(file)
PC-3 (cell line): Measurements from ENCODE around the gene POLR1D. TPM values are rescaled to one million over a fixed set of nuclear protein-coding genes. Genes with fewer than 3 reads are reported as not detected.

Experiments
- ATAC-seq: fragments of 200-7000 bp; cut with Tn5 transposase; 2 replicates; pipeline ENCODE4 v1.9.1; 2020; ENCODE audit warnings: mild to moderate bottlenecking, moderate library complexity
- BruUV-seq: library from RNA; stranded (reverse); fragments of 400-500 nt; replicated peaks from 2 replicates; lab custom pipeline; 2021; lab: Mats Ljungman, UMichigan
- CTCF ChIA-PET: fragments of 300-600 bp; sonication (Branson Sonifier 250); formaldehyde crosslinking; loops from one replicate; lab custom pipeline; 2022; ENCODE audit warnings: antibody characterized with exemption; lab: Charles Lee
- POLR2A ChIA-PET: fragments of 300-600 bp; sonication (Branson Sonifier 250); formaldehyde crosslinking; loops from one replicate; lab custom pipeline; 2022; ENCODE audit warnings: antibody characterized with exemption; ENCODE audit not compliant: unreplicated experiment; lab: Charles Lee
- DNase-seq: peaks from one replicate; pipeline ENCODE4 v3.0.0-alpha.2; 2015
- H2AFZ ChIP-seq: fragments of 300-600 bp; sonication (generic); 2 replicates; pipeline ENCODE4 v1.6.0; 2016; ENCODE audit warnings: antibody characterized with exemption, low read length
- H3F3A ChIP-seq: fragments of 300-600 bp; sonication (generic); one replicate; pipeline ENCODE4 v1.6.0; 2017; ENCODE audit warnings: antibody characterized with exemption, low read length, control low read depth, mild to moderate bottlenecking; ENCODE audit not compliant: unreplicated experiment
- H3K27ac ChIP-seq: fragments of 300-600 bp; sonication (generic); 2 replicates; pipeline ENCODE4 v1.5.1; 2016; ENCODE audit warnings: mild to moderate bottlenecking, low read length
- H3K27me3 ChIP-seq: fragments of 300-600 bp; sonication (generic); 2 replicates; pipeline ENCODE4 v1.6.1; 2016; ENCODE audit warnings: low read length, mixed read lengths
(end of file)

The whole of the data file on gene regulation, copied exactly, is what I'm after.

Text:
PC-3 (cell line): Measurements from ENCODE around the gene POLR1D. TPM values are rescaled to one million over a fixed set of nuclear protein-coding genes. Genes with fewer than 3 reads are reported as not detected.

Experiments
- ATAC-seq: fragments of 200-7000 bp; cut with Tn5 transposase; 2 replicates; pipeline ENCODE4 v1.9.1; 2020; ENCODE audit warnings: mild to moderate bottlenecking, moderate library complexity
- BruUV-seq: library from RNA; stranded (reverse); fragments of 400-500 nt; replicated peaks from 2 replicates; lab custom pipeline; 2021; lab: Mats Ljungman, UMichigan
- CTCF ChIA-PET: fragments of 300-600 bp; sonication (Branson Sonifier 250); formaldehyde crosslinking; loops from one replicate; lab custom pipeline; 2022; ENCODE audit warnings: antibody characterized with exemption; lab: Charles Lee
- POLR2A ChIA-PET: fragments of 300-600 bp; sonication (Branson Sonifier 250); formaldehyde crosslinking; loops from one replicate; lab custom pipeline; 2022; ENCODE audit warnings: antibody characterized with exemption; ENCODE audit not compliant: unreplicated experiment; lab: Charles Lee
- DNase-seq: peaks from one replicate; pipeline ENCODE4 v3.0.0-alpha.2; 2015
- H2AFZ ChIP-seq: fragments of 300-600 bp; sonication (generic); 2 replicates; pipeline ENCODE4 v1.6.0; 2016; ENCODE audit warnings: antibody characterized with exemption, low read length
- H3F3A ChIP-seq: fragments of 300-600 bp; sonication (generic); one replicate; pipeline ENCODE4 v1.6.0; 2017; ENCODE audit warnings: antibody characterized with exemption, low read length, control low read depth, mild to moderate bottlenecking; ENCODE audit not compliant: unreplicated experiment
- H3K27ac ChIP-seq: fragments of 300-600 bp; sonication (generic); 2 replicates; pipeline ENCODE4 v1.5.1; 2016; ENCODE audit warnings: mild to moderate bottlenecking, low read length
- H3K27me3 ChIP-seq: fragments of 300-600 bp; sonication (generic); 2 replicates; pipeline ENCODE4 v1.6.1; 2016; ENCODE audit warnings: low read length, mixed read lengths